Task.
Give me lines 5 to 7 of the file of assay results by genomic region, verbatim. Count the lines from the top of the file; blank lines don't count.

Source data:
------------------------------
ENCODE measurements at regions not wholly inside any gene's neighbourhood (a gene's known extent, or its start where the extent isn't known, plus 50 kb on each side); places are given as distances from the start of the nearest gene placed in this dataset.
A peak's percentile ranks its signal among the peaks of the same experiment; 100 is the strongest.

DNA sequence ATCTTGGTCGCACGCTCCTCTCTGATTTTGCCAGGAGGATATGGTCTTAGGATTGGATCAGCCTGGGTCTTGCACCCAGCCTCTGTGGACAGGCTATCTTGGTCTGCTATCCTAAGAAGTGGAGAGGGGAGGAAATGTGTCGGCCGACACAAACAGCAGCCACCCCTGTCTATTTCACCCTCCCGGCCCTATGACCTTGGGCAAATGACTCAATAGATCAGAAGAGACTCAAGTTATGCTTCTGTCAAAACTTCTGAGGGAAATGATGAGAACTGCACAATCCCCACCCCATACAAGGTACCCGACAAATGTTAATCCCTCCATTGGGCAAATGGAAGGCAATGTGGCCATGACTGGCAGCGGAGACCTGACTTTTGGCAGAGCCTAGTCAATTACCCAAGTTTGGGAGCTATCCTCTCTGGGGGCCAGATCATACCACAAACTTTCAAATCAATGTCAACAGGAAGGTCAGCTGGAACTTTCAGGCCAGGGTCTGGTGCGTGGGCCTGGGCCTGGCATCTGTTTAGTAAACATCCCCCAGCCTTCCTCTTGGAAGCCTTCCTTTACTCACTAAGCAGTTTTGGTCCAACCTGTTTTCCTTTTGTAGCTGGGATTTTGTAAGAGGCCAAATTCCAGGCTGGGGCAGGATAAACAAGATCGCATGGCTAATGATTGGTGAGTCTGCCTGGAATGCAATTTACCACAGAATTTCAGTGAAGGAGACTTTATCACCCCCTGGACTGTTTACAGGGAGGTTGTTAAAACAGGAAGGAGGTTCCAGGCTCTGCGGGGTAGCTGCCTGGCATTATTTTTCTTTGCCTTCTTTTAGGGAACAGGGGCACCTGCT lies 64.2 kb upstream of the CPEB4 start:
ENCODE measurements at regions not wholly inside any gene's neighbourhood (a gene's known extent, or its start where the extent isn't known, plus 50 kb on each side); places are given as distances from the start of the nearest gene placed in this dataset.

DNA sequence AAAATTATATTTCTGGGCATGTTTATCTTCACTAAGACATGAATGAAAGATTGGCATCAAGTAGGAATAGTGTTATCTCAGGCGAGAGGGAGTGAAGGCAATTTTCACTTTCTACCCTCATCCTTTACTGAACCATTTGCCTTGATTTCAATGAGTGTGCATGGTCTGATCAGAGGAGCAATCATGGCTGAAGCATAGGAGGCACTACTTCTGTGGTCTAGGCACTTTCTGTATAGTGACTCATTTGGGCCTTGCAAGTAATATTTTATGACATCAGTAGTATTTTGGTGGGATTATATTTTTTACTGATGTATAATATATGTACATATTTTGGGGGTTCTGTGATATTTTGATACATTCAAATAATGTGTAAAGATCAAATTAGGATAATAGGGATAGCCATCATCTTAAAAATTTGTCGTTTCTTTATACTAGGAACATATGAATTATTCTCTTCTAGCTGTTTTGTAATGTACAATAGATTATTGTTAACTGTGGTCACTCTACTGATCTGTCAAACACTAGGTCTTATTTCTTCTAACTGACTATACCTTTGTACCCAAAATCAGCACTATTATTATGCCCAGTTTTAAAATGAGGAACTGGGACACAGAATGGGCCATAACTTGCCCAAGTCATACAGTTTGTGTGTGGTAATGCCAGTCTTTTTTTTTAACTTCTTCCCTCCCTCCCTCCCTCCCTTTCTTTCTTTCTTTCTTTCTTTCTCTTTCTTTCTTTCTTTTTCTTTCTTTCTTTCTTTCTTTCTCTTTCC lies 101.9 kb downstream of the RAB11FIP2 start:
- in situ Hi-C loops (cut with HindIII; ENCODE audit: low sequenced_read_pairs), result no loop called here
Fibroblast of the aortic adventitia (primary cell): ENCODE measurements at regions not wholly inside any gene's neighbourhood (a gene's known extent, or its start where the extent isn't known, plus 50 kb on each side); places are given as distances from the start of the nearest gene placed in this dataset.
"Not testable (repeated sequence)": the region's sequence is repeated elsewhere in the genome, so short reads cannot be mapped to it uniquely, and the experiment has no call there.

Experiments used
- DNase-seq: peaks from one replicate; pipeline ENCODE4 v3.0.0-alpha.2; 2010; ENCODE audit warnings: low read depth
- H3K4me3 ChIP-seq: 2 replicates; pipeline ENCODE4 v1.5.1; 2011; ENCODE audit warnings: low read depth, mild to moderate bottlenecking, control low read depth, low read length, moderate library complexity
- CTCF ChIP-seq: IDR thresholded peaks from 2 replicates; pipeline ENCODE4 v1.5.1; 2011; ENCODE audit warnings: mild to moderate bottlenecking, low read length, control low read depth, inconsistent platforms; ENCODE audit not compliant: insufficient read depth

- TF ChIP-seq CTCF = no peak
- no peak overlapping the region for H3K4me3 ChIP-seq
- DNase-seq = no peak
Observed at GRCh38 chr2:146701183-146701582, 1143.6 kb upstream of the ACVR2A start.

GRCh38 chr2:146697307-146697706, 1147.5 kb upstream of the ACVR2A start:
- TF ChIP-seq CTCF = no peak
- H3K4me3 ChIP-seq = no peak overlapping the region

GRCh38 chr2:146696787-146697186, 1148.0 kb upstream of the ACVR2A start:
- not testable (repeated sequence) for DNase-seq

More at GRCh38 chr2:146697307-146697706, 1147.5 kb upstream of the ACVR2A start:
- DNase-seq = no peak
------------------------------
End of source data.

DNA sequence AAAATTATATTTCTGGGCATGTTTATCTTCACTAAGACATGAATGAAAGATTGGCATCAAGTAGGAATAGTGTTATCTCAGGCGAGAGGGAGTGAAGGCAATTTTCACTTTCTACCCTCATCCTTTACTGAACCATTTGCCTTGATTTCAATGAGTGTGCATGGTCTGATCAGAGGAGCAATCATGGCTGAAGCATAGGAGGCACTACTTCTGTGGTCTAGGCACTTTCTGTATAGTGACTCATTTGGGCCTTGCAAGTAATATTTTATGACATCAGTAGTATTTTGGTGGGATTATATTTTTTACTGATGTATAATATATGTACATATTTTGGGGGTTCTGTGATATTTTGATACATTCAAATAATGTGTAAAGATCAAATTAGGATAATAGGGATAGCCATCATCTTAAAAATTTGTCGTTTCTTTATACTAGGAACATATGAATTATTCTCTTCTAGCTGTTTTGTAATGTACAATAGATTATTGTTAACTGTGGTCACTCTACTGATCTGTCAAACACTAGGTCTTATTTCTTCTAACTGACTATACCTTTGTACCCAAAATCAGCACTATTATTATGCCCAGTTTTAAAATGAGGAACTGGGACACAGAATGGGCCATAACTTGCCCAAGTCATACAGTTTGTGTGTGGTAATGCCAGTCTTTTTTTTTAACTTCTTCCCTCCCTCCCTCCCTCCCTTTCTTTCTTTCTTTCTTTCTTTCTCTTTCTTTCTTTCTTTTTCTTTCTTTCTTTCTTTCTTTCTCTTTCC lies 101.9 kb downstream of the RAB11FIP2 start:
- in situ Hi-C loops (cut with HindIII; ENCODE audit: low sequenced_read_pairs), result no loop called here
Fibroblast of the aortic adventitia (primary cell): ENCODE measurements at regions not wholly inside any gene's neighbourhood (a gene's known extent, or its start where the extent isn't known, plus 50 kb on each side); places are given as distances from the start of the nearest gene placed in this dataset.